That U-shaped plate on the end of the turret ram almost gave me some blisters. I was all jazzed about having a turret but practical experience has taught me they ain't too good for working on a dead center. The primary problem is there's no way to lock the ram in an extended position. A workpiece less than 8-9" doesn't leave enough for the carriage? :mad: What's up with that?

It's crude, but that plate bolts to the turret base so at least now I can lock the ram out in it's fully extended position. But if I see a tailstock.

SP

rake60
07-02-2007, 07:42 PM
When I first started in the machining field it was in a production shop.
Other than die heads for external threads, all the tools were made for the job
at hand. At the time I thought it was very archaic, and it was even then.
But, the skills learned as an inqusitive 18 year old 30 years ago are used
almost daily in my own basement shop. When the new tool works the first
time it's as gratifying as the completed project.

IOWOLF
07-02-2007, 08:09 PM
I know what you guys mean I spent a couple of hours piddlin with concentricity on the ford countersink sharpener.

TECHSHOP
07-04-2007, 02:04 AM
So I can pay extremely high prices for used machines with issues. Then I can spend all my time rebuilding these beasties. And sometimes, I may actually get to make something.

One thing I have noticed about using "hard corps industrial machines". Tooling is a pain. I "don't just buy" something off the shelf but rather have to have it custom ordered and custom made. The last widget took me 10 weeks to get. I had to order it, make it, ship it, take two weeks off for some holiday and then I get to pick it up. The word instant gratification is non-existant.

This means I sometimes have one or more projects on hold waiting for tooling. Spare parts can be even worse. If one of these old iron machines goes down, I'm down! And of course now I get to pay a crash fee to the "machinist" to drop everything and fix or reproduce a part. Good thing I make most of my parts:rolleyes:. But still, it's a pain. I spent four hours yesterday working out details with others regarding this. FOUR %$*& HOURS! Who ever invented the automatic telephone help system should be promtly exceuted by firing squad on pay per view!

BadDog
07-04-2007, 03:49 AM
I'll pay to watch that!

Your Old Dog
07-04-2007, 07:34 AM
So it's not Adult Attention Disorder? Hell, I'm feeling better already. Yea, I might even.........put my left hand on the monitor, lift up my voice to the heavens and proclaim I'VE BEEN HEALED !! :D

Evan
07-04-2007, 08:41 AM
One thing I have noticed about using "hard corps industrial machines". Tooling is a pain. I "don't just buy" something off the shelf but rather have to have it custom ordered and custom made.

Try working on a 1929 shaper. The "custom ordered" part does not apply, unless you can find me a time machine. I have most of the bugs in the machine worked out but now I have to make tooling and work holding parts for it.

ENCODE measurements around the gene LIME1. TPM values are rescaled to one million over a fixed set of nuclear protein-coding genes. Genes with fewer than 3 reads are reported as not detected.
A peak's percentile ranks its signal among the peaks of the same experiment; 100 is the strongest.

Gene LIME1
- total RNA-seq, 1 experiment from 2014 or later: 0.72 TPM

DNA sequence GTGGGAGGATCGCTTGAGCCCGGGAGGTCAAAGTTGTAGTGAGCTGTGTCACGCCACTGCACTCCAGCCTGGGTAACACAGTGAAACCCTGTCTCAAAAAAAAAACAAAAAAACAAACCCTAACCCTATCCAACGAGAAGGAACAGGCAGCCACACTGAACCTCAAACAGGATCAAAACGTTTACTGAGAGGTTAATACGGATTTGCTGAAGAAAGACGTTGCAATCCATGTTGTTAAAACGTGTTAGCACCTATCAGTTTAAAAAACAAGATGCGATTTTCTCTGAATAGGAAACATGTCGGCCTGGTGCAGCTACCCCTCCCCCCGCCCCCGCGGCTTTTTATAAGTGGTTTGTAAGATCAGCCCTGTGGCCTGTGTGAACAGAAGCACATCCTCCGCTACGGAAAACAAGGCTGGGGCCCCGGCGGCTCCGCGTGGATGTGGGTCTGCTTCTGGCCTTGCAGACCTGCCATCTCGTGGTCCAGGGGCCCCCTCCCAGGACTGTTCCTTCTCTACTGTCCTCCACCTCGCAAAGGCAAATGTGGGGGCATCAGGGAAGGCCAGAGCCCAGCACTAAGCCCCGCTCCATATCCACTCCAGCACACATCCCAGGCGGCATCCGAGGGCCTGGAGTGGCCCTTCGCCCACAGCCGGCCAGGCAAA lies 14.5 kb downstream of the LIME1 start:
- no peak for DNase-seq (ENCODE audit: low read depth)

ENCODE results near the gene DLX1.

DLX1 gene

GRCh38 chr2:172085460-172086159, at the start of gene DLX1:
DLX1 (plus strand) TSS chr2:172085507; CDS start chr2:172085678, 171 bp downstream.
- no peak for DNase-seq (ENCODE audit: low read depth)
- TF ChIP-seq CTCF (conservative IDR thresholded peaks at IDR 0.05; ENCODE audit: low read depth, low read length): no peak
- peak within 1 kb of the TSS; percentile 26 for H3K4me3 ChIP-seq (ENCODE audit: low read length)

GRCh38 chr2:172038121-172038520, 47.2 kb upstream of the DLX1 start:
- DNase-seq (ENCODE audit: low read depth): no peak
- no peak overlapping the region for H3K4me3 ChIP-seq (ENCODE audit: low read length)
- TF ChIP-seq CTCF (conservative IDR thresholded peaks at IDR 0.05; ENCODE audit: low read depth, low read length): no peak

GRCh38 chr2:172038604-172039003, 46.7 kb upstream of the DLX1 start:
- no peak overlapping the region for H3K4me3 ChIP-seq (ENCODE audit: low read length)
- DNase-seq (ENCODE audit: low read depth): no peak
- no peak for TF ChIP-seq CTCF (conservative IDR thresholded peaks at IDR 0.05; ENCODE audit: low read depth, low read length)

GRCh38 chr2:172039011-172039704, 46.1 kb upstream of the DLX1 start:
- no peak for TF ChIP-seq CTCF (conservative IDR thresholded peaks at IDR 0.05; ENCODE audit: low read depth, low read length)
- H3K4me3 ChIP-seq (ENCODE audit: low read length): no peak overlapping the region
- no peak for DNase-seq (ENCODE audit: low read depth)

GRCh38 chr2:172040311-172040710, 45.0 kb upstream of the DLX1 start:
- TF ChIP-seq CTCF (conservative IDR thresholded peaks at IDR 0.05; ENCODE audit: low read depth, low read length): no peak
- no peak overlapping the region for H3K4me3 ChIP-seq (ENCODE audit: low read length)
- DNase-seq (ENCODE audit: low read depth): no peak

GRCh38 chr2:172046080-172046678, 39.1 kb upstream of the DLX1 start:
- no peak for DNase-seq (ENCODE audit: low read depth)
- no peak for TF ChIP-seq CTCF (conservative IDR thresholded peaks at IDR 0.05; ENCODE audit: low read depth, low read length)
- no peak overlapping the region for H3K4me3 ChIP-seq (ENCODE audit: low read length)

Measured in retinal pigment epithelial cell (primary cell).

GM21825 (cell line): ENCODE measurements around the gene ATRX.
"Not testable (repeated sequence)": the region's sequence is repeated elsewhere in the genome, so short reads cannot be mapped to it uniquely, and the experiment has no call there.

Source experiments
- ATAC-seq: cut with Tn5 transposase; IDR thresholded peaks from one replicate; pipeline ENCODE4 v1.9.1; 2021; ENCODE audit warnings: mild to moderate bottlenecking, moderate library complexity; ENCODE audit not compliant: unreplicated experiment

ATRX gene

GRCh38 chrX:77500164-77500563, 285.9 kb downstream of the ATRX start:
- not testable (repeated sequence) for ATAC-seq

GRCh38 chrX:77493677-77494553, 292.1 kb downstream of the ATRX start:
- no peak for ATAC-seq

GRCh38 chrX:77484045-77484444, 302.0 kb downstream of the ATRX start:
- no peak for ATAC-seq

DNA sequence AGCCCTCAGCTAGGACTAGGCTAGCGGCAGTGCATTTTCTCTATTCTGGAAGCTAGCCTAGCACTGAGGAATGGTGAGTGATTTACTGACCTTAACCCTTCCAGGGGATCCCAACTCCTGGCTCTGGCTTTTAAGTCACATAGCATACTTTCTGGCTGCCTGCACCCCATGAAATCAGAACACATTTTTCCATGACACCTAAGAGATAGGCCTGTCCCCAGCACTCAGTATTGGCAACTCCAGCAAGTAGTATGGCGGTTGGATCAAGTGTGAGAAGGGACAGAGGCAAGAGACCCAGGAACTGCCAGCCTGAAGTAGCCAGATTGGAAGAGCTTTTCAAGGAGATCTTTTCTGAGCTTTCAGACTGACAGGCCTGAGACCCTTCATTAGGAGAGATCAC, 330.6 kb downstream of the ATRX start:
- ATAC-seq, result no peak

Michael Moore
07-04-2007, 02:16 PM
I especially like to make things that are either better than what is available commercially or are unavailable commercially or both.

A friend of mine has the philosophy of "buy the things you can buy, and spend your time making the things you can't buy".

That of course doesn't address making things just because you want to make them, but it seems to make a lot of sense as far as "not reinventing the wheel". I've only got a limited amount of time available to accomplish things, and, within reason, it often makes more sense just to buy something off the shelf and get on with the rest of the project.

cheers,
Michael

Mike Burdick
07-04-2007, 04:58 PM
...A friend of mine has the philosophy of "buy the things you can buy, and spend your time making the things you can't buy"...
Michael,

It's interesting to observe how attitudes are formed by the times we live in. I grew up on a ranch (circa 1950's) and in those days if the local implement dealer didn't stock the part (and he seldom did) one would have to make the part, as it would take over a month to get it by freight. No Fedex or UPS overnight in those days - even a letter would take two weeks to deliver! That's why we had a basic machine shop and that is why I sometimes make some things I could more easily buy. I still find myself looking at new equipment with the thought in the back of my mind, as how hard would it be to repair or make the critical parts. Sheesh... my pickup doesn't even have simple cranks to roll up or down the windows.

In those days "Blacksmiths" were common and they all had a huge forge heated up and ready to go. Most of them had machining equipment too. Now days if one was to look under "Blacksmiths" in the phone book they would either get a reference to an "artist" or maybe a shoeman for horses.

I'm not saying those days were better - because they're not! We just had to be practical!

IOWOLF
07-04-2007, 05:23 PM
"In those days "Blacksmiths" were common and they all had a huge forge heated up and ready to go. Most of them had machining equipment too. Now days if one was to look under "Blacksmiths" in the phone book they would either get a reference to an "artist" or maybe a shoeman for horses."

Farrier !

lane
07-04-2007, 05:52 PM
A lathe or mill without tooling is useless. Part of the fun of being a HMS is tooling up your machines.If a lathe cost $ 3000.00 you need the same in tooling Same for any thing else .You can buy it all and go broke are try to save some money and make a lot of it . One thing for sure the more you got the easer things will be to do when the time comes.